JDM was 30 when he made his postwar declaration of independence from the expectations of his father and Maynard was the same age when he made his. We can’t know what happened between the 1964 publication of The House Guests and 1968, but it’s hard to imagine a more potent symbol of rejection than changing your given name when you’ve been named after your father, even if perhaps that wasn’t your conscious intent. Add embracing a seemingly extreme form of mysticism and moving as far away as you can get and it’s got to have stung—and resulted in much more parental angst than suggested by the lightly ironic “he’s eating worms in New Zealand” recalled by No Deadly Drug (1968) collaborator, Pete Schmidt.

I think it’s possible Eugene may have felt JDM’s determination to become a writer paid a penny a word to produce adventure stories was roughly equivalent to declaring, “I’m going to eat worms.” After all, armed with a Harvard MBA and emerging from the Army as a lieutenant colonel, JDM could easily have become one of the successful executives in a northeastern industrial firm that populated so many of his novels during the ‘50s. There’s no doubt an anxious parent would have felt JDM wasn’t playing the odds.

If he wasn’t put off by the racy covers, Eugene—who had found “confidence, hope and ambition” in the novels of his day—may have come to terms with JDM’s choices in the wake of his success. JDM and Dorothy maintained their ties, both to family and the region, returning each year to spend the summer months at Lake Piseco. Eugene would have plainly seen that JDM had listened to him when it came to getting out of something what you put into it.

We can only wonder to what degree JDM and Dorothy came to terms with Maynard’s decision to structure his life around SUBUD on distant shores. But I don’t doubt that JDM loved Maynard all the same; anymore than I doubt Eugene loved JDM. We are who we are. We have hopes for our children; we worry about their choices; sometimes we suffer. That’s the nature of the generation gap. And nature can be cruel.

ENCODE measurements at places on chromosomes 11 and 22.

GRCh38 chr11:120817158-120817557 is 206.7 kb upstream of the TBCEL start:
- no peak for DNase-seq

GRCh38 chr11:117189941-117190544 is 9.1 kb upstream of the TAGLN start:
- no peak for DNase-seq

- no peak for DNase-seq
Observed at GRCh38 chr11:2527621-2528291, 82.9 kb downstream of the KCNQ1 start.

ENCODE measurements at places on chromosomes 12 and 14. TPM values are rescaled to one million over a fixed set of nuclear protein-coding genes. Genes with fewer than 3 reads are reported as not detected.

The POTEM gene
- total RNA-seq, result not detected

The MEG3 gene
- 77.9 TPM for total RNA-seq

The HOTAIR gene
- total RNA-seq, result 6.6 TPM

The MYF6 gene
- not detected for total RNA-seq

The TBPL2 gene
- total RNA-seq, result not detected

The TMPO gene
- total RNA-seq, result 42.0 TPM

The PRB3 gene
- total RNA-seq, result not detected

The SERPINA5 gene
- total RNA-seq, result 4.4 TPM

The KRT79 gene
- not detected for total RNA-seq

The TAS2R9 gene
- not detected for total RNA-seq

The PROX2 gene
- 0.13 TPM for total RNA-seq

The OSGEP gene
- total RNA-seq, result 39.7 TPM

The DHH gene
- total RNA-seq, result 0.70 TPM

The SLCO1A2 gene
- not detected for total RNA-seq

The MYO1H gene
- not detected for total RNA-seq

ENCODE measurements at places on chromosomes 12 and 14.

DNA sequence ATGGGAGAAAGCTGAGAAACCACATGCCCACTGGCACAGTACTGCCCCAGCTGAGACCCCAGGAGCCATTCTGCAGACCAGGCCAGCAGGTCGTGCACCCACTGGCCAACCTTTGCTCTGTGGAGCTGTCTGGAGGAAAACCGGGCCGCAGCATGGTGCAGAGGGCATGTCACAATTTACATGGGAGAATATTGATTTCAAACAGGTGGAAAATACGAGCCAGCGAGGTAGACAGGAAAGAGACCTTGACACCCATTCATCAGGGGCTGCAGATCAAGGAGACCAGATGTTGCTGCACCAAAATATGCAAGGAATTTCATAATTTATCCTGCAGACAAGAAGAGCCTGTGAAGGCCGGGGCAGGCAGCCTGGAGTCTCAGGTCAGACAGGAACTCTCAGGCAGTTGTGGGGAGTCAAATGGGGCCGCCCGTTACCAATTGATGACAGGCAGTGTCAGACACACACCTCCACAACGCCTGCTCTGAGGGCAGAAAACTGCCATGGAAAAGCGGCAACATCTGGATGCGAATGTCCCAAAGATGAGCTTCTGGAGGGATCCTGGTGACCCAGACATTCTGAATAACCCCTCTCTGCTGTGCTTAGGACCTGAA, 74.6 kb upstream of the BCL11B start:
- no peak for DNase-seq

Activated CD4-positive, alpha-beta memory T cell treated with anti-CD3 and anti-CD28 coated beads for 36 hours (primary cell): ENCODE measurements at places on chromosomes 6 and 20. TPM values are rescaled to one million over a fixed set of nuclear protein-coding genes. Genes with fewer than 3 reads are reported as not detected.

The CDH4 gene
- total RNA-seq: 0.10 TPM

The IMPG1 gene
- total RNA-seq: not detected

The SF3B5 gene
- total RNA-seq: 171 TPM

The denouement of Dress Her in Indigo is bleaker than most in the canon. Although Travis McGee delivers more than T. Harlen Bowie asked for, there is no joy in it. Falling in with the wrong crowd, his lost child has been complicit in her own exploitation and abuse. The damage done is extreme and irreparable. The future holds little promise. Were these the fears of a father whose generation gap encompassed oceans?

Guest Post: Travis McGee & the Generation Gap Part 1

February 9, 2015

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By Kevin Comer

How many chances do you get to raise a child?

— T. Harlen Bowie asking a rhetorical question in Dress Her in Indigo (1969).

The propulsive force in Dress Her in Indigo is provided by a father seeking the gestalt of the final months of his only child’s life. Unable to go himself, paraplegic widower T. Harlen Bowie engages Travis McGee and Meyer—all expenses paid—to go to Mexico to uncover the “flavor” of the life his wayward daughter Bix led before being incinerated in a fiery automobile accident. Pressed by Meyer, McGee has reluctantly agreed. He thinks it’s too little, too late. Although Harlen readily admits to many failings as a parent, McGee questions his sincerity. On the plane bound for Oaxaca (WUH-hock-ca), he prompts Meyer:

“Mighty guru, take your bulging brain off the psychology of air travel and put it on your old buddy, T. Harlan Bowie. He did not ring loud and clear. There is a crack in the bell somewhere.”

Meyer’s initial grunted response is a less than helpful affirmative, but Travis insists on more, getting Meyer to expound:

“He rings true enough, as what he is. What you sense is that his concern seems a little faked. It isn’t. It’s limited by his own limitations. He’s using us to buy a kind of emotional respectability. He’s using us to pat his image back into shape. Oh, he adored her when she was a toddler. Tiny girls are cute and huggable, like puppies and kittens. Lots of people adore kittens, and when they get to be cats they take them for a nice ride and dump them out in the country somewhere and imagine them living in a nice barn, catching mice. McGee, the world is full of reasonably nice guys like Harl. They go through all the motions of home and family, but there is no genuine love or emotion involved. There is an imitation kind. They are unconscious practicing hypocrites. They’re stunted in a way they don’t and can’t recognize…He believes he is really in the midst of life and always has been. He doesn’t know any better, because he’s never known anything else. What a limited man believes is emotional reality is indeed his emotional reality.”

Travis asks Meyer to opine on Bix’s likely response to growing up in such a climate:

“…Maybe she thought it is what people mean when they talk these days about the generation gap. I imagine it would have given her the feeling that no matter how hard she tried, she could never really please him. She would believe, maybe, that there was some well of warmth and understanding and love that she couldn’t ever reach, without realizing that she couldn’t reach it because it wasn’t there, not for her, not for anybody.”

While in Mexico, Meyer and Travis encounter another bereft parent, Wally McLeen, who is searching for his estranged only child, Minda, one of the five companions who set off for Mexico with Bix Bowie. Believing Minda to be somewhere in megalopolis Mexico City, Wally has concluded his best bet is to wait for her to return to Oaxaca. In the meantime, he’s immersing himself in the counterculture. He explains: